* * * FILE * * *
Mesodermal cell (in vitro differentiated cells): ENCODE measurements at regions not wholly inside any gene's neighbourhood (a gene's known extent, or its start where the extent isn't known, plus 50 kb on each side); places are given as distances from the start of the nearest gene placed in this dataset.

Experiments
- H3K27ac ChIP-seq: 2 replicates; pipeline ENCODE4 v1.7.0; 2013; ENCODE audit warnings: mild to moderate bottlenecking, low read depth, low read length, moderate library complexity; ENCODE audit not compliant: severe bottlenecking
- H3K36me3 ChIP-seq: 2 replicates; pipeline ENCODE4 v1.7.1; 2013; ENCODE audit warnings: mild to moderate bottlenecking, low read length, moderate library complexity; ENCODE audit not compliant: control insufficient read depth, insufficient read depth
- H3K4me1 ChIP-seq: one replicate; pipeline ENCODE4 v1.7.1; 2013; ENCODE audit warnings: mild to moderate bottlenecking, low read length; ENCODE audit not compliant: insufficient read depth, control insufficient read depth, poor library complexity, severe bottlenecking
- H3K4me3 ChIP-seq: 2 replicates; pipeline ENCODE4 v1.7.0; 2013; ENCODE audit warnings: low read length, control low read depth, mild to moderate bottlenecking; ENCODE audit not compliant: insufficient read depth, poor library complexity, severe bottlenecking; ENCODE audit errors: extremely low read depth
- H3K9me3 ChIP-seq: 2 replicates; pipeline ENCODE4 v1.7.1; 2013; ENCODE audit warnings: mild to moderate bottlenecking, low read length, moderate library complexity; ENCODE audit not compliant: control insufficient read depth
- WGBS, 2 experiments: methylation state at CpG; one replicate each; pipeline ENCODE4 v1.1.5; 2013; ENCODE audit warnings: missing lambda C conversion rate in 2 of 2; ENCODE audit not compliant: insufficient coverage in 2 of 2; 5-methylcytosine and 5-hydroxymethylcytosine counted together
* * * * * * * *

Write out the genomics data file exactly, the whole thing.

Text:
Mesodermal cell (in vitro differentiated cells): ENCODE measurements at regions not wholly inside any gene's neighbourhood (a gene's known extent, or its start where the extent isn't known, plus 50 kb on each side); places are given as distances from the start of the nearest gene placed in this dataset.

Experiments
- H3K27ac ChIP-seq: 2 replicates; pipeline ENCODE4 v1.7.0; 2013; ENCODE audit warnings: mild to moderate bottlenecking, low read depth, low read length, moderate library complexity; ENCODE audit not compliant: severe bottlenecking
- H3K36me3 ChIP-seq: 2 replicates; pipeline ENCODE4 v1.7.1; 2013; ENCODE audit warnings: mild to moderate bottlenecking, low read length, moderate library complexity; ENCODE audit not compliant: control insufficient read depth, insufficient read depth
- H3K4me1 ChIP-seq: one replicate; pipeline ENCODE4 v1.7.1; 2013; ENCODE audit warnings: mild to moderate bottlenecking, low read length; ENCODE audit not compliant: insufficient read depth, control insufficient read depth, poor library complexity, severe bottlenecking
- H3K4me3 ChIP-seq: 2 replicates; pipeline ENCODE4 v1.7.0; 2013; ENCODE audit warnings: low read length, control low read depth, mild to moderate bottlenecking; ENCODE audit not compliant: insufficient read depth, poor library complexity, severe bottlenecking; ENCODE audit errors: extremely low read depth
- H3K9me3 ChIP-seq: 2 replicates; pipeline ENCODE4 v1.7.1; 2013; ENCODE audit warnings: mild to moderate bottlenecking, low read length, moderate library complexity; ENCODE audit not compliant: control insufficient read depth
- WGBS, 2 experiments: methylation state at CpG; one replicate each; pipeline ENCODE4 v1.1.5; 2013; ENCODE audit warnings: missing lambda C conversion rate in 2 of 2; ENCODE audit not compliant: insufficient coverage in 2 of 2; 5-methylcytosine and 5-hydroxymethylcytosine counted together